A.10. 9. TERMINATION

You may not copy, modify, sublicense, or distribute the Document except as expressly provided for under this License. Any other attempt to copy, modify, sublicense or distribute the Document is void, and will automatically terminate your rights under this License. However, parties who have received copies, or rights, from you under this License will not have their licenses terminated so long as such parties remain in full compliance.


A.11. 10. FUTURE REVISIONS OF THIS LICENSE

The Free Software Foundation may publish new, revised versions of the GNU Free Documentation License from time to time. Such new versions will be similar in spirit to the present version, but may differ in detail to address new problems or concerns. See http://www.gnu.org/copyleft/.

Each version of the License is given a distinguishing version number. If the Document specifies that a particular numbered version of this License "or any later version" applies to it, you have the option of following the terms and conditions either of that specified version or of any later version that has been published (not as a draft) by the Free Software Foundation. If the Document does not specify a version number of this License, you may choose any version ever published (not as a draft) by the Free Software Foundation.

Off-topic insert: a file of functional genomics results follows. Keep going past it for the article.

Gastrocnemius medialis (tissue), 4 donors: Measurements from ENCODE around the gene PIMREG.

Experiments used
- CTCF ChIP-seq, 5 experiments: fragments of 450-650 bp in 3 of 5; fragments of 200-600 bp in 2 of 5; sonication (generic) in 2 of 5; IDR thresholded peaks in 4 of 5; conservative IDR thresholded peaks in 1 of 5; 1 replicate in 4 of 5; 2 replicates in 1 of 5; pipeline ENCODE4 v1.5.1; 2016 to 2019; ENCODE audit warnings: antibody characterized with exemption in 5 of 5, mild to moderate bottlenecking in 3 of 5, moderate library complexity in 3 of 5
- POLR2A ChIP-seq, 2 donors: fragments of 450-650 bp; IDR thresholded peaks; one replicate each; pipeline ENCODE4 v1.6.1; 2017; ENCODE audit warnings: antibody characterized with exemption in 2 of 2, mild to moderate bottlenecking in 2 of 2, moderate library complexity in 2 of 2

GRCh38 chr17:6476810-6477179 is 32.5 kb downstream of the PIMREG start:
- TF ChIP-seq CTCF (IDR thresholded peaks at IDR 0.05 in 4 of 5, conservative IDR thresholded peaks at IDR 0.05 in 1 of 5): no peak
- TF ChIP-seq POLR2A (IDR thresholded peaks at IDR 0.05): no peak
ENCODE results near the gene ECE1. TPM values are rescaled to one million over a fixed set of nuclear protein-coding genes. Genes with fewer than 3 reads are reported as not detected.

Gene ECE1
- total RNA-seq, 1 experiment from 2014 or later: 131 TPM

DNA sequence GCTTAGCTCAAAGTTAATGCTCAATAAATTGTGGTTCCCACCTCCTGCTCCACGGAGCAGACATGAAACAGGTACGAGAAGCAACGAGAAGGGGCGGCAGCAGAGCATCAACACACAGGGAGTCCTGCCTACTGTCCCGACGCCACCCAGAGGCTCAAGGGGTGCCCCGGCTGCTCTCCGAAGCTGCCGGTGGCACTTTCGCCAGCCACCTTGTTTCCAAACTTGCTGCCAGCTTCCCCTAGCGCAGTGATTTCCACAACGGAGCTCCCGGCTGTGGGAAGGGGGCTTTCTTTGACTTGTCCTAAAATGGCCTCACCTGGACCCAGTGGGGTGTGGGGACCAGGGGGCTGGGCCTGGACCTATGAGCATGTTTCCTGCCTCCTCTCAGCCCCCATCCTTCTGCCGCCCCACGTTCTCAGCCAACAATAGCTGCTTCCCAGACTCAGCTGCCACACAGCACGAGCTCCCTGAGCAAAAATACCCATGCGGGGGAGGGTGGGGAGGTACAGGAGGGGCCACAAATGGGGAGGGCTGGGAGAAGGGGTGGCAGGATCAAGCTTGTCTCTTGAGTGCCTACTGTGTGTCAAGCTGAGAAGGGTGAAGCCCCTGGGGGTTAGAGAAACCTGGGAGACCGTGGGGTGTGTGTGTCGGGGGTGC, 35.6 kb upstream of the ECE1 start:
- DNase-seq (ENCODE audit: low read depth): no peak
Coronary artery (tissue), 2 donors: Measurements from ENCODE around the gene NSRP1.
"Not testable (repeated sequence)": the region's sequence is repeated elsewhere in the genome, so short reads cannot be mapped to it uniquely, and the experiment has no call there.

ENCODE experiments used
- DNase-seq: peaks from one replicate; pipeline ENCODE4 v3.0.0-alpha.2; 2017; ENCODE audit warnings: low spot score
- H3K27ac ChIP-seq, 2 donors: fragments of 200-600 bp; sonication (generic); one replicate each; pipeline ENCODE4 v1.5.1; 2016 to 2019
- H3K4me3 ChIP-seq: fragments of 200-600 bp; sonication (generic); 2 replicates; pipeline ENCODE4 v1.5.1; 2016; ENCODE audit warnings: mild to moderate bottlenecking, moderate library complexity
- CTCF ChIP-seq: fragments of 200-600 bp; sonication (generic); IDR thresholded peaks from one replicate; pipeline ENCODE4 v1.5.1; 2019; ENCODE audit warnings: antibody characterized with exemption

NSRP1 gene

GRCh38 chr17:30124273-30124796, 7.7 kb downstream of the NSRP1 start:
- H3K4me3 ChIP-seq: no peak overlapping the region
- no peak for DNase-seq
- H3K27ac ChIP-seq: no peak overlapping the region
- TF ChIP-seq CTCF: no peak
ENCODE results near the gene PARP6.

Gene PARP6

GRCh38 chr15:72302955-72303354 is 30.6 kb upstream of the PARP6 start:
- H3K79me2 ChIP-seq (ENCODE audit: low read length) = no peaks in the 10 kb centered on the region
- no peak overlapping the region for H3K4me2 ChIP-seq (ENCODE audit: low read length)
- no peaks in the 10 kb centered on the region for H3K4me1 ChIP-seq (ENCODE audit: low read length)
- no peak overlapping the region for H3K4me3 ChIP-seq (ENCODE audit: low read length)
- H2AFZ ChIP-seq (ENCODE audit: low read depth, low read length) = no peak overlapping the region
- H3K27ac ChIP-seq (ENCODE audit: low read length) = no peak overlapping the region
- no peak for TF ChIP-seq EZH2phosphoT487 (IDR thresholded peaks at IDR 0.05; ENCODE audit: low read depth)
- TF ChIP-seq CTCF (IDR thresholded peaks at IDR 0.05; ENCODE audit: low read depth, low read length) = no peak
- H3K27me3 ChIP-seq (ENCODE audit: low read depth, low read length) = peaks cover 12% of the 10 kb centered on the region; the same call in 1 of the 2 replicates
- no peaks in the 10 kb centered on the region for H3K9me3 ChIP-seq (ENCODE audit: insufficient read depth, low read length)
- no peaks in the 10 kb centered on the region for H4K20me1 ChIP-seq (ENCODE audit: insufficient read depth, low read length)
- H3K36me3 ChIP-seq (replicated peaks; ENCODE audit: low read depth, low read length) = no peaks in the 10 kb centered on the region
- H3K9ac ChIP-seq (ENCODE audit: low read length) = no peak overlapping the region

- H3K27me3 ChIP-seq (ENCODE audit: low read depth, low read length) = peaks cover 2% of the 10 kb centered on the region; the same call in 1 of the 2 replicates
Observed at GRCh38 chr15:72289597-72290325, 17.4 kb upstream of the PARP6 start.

A.12. Addendum

To use this License in a document you have written, include a copy of the License in the document and put the following copyright and license notices just after the title page:

Copyright © YEAR YOUR NAME.

Permission is granted to copy, distribute and/or modify this document under the terms of the GNU Free Documentation License, Version 1.1 or any later version published by the Free Software Foundation; with the Invariant Sections being LIST THEIR TITLES, with the Front-Cover Texts being LIST, and with the Back-Cover Texts being LIST. A copy of the license is included in the section entitled "GNU Free Documentation License".

If you have no Invariant Sections, write "with no Invariant Sections" instead of saying which ones are invariant. If you have no Front-Cover Texts, write "no Front-Cover Texts" instead of "Front-Cover Texts being LIST"; likewise for Back-Cover Texts.

If your document contains nontrivial examples of program code, we recommend releasing these examples in parallel under your choice of free software license, such as the GNU General Public License, to permit their use in free software.

Notes

[1]

Alternatively, if you've obtained the file from the Review Coordinator, or are unfamiliar with CVS, you can return the changes to the coordinator for further handling.

[2]

The LDP is currently filtering documents back through the Review Coordinator until a document management system is implemented, allowing for review notes to be stored with the file in a database record.